Applied Sciences at Bay: Better Cooking Through Chemistry!

Applied Sciences at Bay: Better Cooking Through Chemistry!
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By Julie Spector-Sprague, Bay physics and chemistry teacher

One of the things about chemistry that makes it seem hard at first is its abstractness: you have to understand and reason about things that you can’t see. In cooking, though? The causes might be “invisible” but their impact can be tasted, felt, and seen. For this Immersive course, Better Cooking Through Chemistry, we transform my physics classroom into a working laboratory–kitchen.

This class builds off of what students have learned in both the Chemistry and Biology 1 series, so we have a good point from which to explore and a very tangible way to understand the science. We begin with pancakes and ricotta. These two projects allow us to start from relatively simple techniques to gain an understanding of chemical means. In the pancake project, we specifically look at the effect of baking powder and baking soda on flavor and texture. That is an excellent gateway into acid-base chemistry, which we can use as a path to learn about emulsions, but to think about emulsions and acidity, you have to think about polarity, which is a concept they study in Chemistry 1. Then when we make ricotta, we start by looking at it as an acid-base reaction, and we also get into a bit of biology by examining what goes on with cheese in general.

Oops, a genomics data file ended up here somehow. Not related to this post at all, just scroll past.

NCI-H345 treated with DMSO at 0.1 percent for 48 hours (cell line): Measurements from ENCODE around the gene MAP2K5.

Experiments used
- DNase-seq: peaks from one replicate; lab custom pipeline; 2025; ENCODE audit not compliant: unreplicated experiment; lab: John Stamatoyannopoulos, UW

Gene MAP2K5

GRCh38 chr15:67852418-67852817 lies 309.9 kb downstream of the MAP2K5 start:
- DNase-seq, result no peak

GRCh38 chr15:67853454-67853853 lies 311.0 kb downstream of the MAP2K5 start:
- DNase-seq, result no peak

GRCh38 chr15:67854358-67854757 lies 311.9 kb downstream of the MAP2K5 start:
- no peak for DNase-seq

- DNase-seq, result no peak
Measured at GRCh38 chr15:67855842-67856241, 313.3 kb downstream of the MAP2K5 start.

It is difficult to run controlled experiments with anything involving food because there are so many conditions to contend with—humidity and temperature are just two variables. But this is a cooking and chemistry class, so we run experiments all the time, and the students have to constantly explain the science of what they’re observing. We usually do two or three controlled experiments a week. Fudge-making is a particularly good one because small variations in the process can produce wildly different results. So we get to see what happens when group 1 precisely follows the traditional process, group 2 starts stirring at a different temperature, and so on. We use this to understand crystallization and colligative properties.

The students write up lab results on every project. Sometimes the experiments are within small lab groups and sometimes they are across multiple groups, so students are also learning how to be very systematic in their procedures and work together on how they’ll proceed with each project. We keep photo journals as part of the lab report process and do a lot at the whiteboards, always actively comparing between experiments. Another fun element of this class is that the students learn the importance of precision in their language when they discuss and write up their results—“heat” and “temperature” are not the same thing! 

On exhibition day, different groups create a dish or meal they have planned and explain the science of what is happening as they cook for the lucky audience members, who get to sample lots of delicious creations. 

The Bay School offers many opportunities in the applied sciences, including Biotechnology, Astronomical Research Seminar, and Environmental Science. Learn more about our curriculum.


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Applied Sciences at Bay: Better Cooking Through Chemistry!